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From Eureka and South Philadelphia to Westeros and Westview, Matt Shakman has had quite the unusual journey to the director’s chair of WandaVision, Marvel Studios’ first foray into television via Disney+. Shakman began his career in the 1980s as a child actor, which culminated in a series regular role on Just the Ten of Us, a Growing Pains spinoff that lasted three seasons. The ABC sitcom ended up being Shakman’s final onscreen credit as he returned to the business in 2002 as a director. 51 credits later, Shakman, the filmmaker, was often identified as a comedic director-producer, having helmed 43 of It’s Always Sunny in Philadelphia’s 154 episodes. But then, in 2017, everything changed when Shakman unleashed one of Daenerys Targaryen’s (Emilia Clarke) dragons on the Lannister-Tarly army in Game of Thrones’ “The Spoils of War.”
Naturally, the internet was stunned by the fact that “the Always Sunny guy” was capable of directing something on such a massive scale, but Shakman had already become accustomed to hearing similar feedback throughout his career.
“Yeah, I had done so many different things in my career before I did It’s Always Sunny. I was doing more dramas [before Always Sunny], and then some people wondered why a guy who did drama was now doing comedy,” Shakman tells The Hollywood Reporter. “I’ve done shows with a lot of VFX before Game of Thrones, and a lot of different things with stunts and action. I come from the theater, and in the theater, you’re expected to be able to do anything. It’s all about figuring out the best way to tell that story.”
In hindsight, WandaVision was tailor-made for Shakman since he’s able to combine his sitcom experience, as both an actor and director, with his eye for ambitious action set pieces. And thanks to his time on Just the Ten of Us, Shakman already knew the perfect location for Wanda and Vision’s house.
“We shot [Just the Ten of Us] on Warner Bros. Ranch. So I would skateboard down Blondie Street during my lunch break every day, and to this day, that’s where all these amazing sitcom houses are. Bewitched, I Dream of Jeannie, The Partridge Family,” Shakman recalls. “So I wanted to put Wanda and Vision’s house there. I wanted it to be there among the ghosts of sitcoms past. I wanted it to have that DNA and that weird kind of tension between fake and real, which is what that street really has. You can’t go to a real neighborhood and make it feel like Blondie Street.”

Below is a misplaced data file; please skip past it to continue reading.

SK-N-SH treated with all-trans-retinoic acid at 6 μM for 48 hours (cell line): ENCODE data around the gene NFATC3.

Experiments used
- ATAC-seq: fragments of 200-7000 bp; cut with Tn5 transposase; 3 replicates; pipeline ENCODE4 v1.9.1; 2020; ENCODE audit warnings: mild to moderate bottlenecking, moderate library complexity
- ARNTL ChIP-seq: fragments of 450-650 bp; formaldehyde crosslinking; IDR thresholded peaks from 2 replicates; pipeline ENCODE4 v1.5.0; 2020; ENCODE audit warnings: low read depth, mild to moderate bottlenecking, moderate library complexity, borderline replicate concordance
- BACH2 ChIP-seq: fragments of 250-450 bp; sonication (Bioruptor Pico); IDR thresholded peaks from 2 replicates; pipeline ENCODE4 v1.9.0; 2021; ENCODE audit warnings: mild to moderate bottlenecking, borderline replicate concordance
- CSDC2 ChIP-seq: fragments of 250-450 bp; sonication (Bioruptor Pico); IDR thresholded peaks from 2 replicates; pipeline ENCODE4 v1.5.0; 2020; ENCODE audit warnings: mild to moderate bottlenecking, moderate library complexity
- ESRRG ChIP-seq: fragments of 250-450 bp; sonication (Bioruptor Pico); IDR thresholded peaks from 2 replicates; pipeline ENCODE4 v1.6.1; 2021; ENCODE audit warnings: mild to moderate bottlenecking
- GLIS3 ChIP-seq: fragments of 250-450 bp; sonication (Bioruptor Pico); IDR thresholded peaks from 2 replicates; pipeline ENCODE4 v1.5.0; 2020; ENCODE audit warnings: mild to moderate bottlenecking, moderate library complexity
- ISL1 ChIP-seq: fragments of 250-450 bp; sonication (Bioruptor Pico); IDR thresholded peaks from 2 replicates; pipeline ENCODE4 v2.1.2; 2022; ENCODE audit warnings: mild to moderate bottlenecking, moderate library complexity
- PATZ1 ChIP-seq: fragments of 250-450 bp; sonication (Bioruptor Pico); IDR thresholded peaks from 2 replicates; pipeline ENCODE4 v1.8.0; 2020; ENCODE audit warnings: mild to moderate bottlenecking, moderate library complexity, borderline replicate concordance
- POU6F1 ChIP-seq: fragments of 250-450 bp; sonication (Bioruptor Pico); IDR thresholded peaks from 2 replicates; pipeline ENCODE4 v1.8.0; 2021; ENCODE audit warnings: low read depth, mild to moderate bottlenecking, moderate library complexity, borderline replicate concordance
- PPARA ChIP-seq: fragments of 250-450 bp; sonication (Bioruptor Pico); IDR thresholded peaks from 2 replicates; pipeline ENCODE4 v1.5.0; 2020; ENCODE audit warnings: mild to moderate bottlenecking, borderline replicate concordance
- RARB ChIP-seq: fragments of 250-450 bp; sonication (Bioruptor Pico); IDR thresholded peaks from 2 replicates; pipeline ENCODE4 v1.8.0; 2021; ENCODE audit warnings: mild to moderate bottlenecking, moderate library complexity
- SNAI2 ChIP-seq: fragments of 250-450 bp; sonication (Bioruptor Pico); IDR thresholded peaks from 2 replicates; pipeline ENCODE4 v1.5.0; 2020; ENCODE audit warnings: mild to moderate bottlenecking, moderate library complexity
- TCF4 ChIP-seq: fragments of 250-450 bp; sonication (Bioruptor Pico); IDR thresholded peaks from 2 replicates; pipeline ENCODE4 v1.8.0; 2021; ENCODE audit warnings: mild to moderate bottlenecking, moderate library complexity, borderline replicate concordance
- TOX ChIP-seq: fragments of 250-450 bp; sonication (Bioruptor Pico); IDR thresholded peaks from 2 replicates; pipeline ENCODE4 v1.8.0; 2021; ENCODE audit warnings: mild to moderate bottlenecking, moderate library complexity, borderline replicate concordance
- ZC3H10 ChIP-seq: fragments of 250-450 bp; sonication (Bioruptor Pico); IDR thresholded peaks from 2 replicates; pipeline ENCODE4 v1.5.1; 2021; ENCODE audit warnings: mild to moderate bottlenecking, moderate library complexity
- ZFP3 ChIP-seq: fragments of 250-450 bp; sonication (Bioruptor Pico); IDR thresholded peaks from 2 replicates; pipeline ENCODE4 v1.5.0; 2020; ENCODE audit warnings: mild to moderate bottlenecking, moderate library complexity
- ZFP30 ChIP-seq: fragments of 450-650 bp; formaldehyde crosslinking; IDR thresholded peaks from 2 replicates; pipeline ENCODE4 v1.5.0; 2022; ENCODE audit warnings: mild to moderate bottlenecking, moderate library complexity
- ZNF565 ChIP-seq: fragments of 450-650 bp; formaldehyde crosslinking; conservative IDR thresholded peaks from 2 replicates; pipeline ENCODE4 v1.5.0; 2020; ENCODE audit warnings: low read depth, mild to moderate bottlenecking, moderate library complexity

In a recent conversation with THR, Shakman also discusses the importance of water-cooler shows like WandaVision, recapturing the aesthetic of classic sitcoms, and directing his actors in front of a live studio audience.
I’m still reeling from your Good Morning, Miss Bliss trivia. [Writer’s note: Shakman was “unceremoniously fired” from the pilot that would go on to become Saved by the Bell.]
(Laughs.) Yeah, that was fun way back in the day. It was [Former President of NBC] Brandon Tartikoff’s dream project that was loosely based on a teacher who really inspired him when he was a kid. So he brought Hayley Mills in, and then it changed to something very different [Saved by the Bell].
Between Marvel and Thrones, which production was more secretive?
Oh my goodness. I think they’re equal. They’re both very careful about their secrets, and for the same reason. They love surprising their audience, and I love that about them. And I love the fact that WandaVision is going to be on weekly, much like Thrones. We don’t have that many water-cooler shows anymore, and so, with The Mandalorian and now WandaVision weekly, I think that’s exciting.
Since you’ve been immersed in modern filmmaking since the early 2000s, is it more difficult than one might think to recapture the look and feel of the ‘50s, ‘60s, ‘70s, etc.?
We really wanted to be authentic. We wanted to make sure that it didn’t cross over into satire or spoof. This wasn’t a parody. So we basically did everything we could. We recreated everything from vintage lenses, production and costume design, to the actors getting together with me and studying what those old shows looked like. We tried to put our finger on what comedy was like back in the ‘50s versus the ‘60s, because it really does change. We worked with a dialect coach [Courtney Young] on how they spoke in different eras, and how they walked, talked and moved. It was really important because ultimately this is the reality of that episode, and we wanted people to fully buy into it.
Once the world shut down, you started editing what you had already shot. Generally speaking, what did you learn about WandaVision that you were then able to apply to the rest of production?
It’s a great question. We were shut down at a really interesting moment because we had just wrapped in Atlanta and we had moved to L.A. So we were about ready to start shooting the next chunk of our schedule, which was all about shooting on backlots. We were going to be at Warner Bros. Ranch, Blondie Street, which is this amazing street. I grew up there, in a way, too. I was on this show called Just the Ten of Us, and we shot on Warner Bros. Ranch. So I would skateboard down Blondie Street during my lunch break every day, and to this day, that’s where all these amazing sitcom houses are. Bewitched, I Dream of Jeannie, The Partridge Family. So I wanted to put Wanda and Vision’s house there. I wanted it to be there among the ghosts of sitcoms past. I wanted it to have that DNA and that weird kind of tension between fake and real, which is what that street really has. You can’t go to a real neighborhood and make it feel like Blondie Street. So we were already heading towards that portion of our shoot, and then the pandemic forced us to pause. So it didn’t really change our plans or our narrative in any way. It just meant that we ended up doing what normally happens at the end, in the middle, and because we were up against our delivery date, our post-production on this side of shooting has been shorter than usual. So it’s all kind of evened out in the end.